I loved this book, an dreadingn it made me feel connected to myself and the world in a different way.
Ironrunner
Awesome transaction. A+
Ironrunner
Awesome transaction. A+
Arcanefist
Really, I'm certain that it isn't the book, it's just me. I think I just am not interested in pondering at this time.
Arcanefist
Really, I'm certain that it isn't the book, it's just me. I think I just am not interested in pondering at this time.
Manris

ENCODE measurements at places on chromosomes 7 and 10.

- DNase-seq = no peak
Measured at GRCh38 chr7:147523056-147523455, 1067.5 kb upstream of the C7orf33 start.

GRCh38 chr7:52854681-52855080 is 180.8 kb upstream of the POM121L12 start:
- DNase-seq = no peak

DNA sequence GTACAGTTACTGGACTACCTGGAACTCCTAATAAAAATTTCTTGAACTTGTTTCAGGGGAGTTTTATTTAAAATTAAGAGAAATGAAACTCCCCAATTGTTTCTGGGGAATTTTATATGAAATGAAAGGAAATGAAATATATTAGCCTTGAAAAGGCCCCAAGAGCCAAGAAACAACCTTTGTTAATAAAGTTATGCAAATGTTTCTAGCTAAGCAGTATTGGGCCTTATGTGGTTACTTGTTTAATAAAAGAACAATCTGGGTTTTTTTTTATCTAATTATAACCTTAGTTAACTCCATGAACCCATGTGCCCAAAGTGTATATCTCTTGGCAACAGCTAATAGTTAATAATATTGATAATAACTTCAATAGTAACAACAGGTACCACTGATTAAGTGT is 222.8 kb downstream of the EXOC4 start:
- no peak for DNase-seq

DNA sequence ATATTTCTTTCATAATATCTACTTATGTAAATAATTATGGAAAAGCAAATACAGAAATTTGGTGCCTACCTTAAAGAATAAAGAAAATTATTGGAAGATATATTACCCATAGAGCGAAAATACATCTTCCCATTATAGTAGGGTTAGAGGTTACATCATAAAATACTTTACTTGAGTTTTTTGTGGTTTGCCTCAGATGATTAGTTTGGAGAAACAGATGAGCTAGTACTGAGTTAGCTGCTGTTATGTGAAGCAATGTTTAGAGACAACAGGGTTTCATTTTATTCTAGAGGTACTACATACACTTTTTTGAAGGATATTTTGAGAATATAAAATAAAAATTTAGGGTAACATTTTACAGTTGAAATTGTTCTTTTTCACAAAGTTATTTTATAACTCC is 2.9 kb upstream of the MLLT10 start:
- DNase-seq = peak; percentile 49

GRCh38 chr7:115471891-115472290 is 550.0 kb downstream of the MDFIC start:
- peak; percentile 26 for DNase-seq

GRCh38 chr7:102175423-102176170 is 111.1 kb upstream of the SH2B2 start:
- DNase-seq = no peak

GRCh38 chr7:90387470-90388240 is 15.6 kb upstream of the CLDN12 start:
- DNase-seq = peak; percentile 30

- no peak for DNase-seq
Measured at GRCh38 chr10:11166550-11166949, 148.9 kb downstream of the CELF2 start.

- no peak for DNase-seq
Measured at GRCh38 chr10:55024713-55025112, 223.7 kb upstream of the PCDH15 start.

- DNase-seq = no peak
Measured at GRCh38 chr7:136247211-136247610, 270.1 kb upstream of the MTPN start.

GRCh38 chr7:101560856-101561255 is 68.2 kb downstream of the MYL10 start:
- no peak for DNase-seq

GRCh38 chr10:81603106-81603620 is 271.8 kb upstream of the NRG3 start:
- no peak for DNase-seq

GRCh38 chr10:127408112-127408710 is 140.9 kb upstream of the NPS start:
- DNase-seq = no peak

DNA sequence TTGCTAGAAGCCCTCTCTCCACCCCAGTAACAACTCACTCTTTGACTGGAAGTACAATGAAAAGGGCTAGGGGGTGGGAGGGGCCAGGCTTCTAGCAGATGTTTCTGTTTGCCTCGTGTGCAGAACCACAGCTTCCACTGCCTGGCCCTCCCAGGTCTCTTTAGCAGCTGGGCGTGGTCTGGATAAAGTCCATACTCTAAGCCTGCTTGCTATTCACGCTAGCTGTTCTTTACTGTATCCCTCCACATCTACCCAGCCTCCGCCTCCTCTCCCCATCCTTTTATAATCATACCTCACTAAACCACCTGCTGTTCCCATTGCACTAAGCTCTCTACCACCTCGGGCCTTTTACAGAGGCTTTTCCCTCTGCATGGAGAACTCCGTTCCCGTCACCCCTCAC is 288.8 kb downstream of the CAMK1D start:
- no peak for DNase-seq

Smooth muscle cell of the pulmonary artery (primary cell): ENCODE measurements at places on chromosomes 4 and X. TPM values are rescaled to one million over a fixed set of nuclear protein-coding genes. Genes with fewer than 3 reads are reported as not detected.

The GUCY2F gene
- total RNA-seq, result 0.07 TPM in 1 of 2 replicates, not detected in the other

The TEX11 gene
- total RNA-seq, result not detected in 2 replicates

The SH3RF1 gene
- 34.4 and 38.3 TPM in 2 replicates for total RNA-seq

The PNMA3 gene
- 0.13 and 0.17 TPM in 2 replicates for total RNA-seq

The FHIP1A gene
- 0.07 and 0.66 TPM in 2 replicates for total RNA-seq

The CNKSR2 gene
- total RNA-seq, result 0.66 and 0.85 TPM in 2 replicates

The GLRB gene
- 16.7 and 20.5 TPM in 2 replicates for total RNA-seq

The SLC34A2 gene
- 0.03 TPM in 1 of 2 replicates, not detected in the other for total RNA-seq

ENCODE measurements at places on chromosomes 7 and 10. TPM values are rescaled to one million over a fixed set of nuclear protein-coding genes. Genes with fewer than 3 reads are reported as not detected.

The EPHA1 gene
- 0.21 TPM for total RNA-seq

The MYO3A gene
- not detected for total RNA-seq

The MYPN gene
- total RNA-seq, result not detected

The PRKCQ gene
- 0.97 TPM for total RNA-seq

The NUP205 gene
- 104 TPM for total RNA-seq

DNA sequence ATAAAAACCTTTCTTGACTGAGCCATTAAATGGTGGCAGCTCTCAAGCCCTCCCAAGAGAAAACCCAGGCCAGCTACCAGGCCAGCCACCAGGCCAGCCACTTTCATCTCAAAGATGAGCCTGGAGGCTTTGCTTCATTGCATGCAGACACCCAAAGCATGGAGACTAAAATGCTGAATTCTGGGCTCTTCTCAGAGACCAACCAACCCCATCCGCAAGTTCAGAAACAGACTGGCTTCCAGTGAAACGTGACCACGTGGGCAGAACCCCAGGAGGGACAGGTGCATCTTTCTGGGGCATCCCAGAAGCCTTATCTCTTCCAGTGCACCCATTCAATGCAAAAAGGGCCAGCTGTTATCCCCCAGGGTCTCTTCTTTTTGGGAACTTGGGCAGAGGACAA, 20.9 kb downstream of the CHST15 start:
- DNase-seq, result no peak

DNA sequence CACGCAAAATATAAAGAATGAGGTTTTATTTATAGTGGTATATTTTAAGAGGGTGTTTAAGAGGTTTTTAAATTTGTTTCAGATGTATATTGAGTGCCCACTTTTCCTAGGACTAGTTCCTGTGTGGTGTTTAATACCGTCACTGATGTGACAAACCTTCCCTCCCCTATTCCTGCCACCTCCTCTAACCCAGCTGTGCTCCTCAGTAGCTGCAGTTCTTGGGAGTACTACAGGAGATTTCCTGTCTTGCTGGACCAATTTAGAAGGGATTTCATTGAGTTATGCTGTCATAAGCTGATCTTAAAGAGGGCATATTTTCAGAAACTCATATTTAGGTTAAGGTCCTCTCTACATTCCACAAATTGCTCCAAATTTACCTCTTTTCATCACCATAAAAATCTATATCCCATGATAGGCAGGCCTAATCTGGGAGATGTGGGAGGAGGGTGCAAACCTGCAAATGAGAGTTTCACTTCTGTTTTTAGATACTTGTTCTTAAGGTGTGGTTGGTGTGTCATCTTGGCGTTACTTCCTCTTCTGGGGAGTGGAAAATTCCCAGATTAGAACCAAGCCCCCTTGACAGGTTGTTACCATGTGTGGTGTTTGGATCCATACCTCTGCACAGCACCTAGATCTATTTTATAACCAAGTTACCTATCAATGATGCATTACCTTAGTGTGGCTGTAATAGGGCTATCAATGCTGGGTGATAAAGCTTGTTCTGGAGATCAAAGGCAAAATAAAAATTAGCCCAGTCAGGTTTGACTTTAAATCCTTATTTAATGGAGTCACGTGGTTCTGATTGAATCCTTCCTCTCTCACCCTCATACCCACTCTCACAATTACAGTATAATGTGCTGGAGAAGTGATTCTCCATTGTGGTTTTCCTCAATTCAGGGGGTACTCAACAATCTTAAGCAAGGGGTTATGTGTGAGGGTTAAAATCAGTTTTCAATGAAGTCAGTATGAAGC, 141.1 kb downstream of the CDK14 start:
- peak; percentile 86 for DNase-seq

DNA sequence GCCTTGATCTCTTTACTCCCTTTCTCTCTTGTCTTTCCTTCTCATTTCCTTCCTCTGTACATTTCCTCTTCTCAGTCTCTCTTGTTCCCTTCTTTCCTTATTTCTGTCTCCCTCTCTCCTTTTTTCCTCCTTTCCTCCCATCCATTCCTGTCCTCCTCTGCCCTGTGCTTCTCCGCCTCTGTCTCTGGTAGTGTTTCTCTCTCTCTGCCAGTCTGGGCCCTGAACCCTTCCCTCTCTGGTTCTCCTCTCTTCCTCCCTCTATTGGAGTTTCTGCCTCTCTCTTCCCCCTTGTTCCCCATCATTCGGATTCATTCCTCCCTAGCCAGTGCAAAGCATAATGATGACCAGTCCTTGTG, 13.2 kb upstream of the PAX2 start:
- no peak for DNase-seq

Nature, Ralph Waldo Emerson's first book, is his manifesto and thus the birth of Transcendentalism and true American Romanticism. It got little initial attention but has come to be seen as one of his major works. Though not as famous or acclaimed as later Emerson, it is of great significance not only historically but in terms of his career and the many he influenced. It is remarkable just how much of his writing is here in embryo; in a large sense, he spent the rest of his career refining this. Many key concepts are here: nature's all-encompassing beauty and force, our place in regard to it, art's role, and of course deduction of God from nature. Some speculations are more philosophical, historical, or critical, but all lead to these basic points, which are Transcendentalism's cornerstones. Emerson's characteristically optimistic thought is here in full, as is his signature poetic prose. He now unfortunately has the reputation of being somewhat impenetrable or simply impractical, but it is important to realize that he wrote for the masses; unlike nearly all philosophers, he did not rely on jargon or polysyllables. Time has of course obscured him somewhat, but he is still notably accessible compared to others. Yet his writing has a rare beauty rarely approached in any prose, much less philosophy; it is often as close to poetry as prose can be. That Emerson enjoyed writing - perhaps not the drudgery but certainly the exploration - is clear; he often works himself up to such a pitch that he positively rhapsodizes, producing near-lyrical beauty even when writing about the most abstract metaphysics. Nature has a consummate example - the "transparent eyeball," perhaps his most famous passage. The book has much to tell us even after all these years, and it is indeed somewhat ironic that factors ostensibly making it archaic - greater industrialization, ever-expanding technology, deforestation, etc. - in many ways make it really more relevant than ever. It is quite simply essential for anyone even remotely interested in Emerson or Transcendentalism - nay, American literature or history themselves.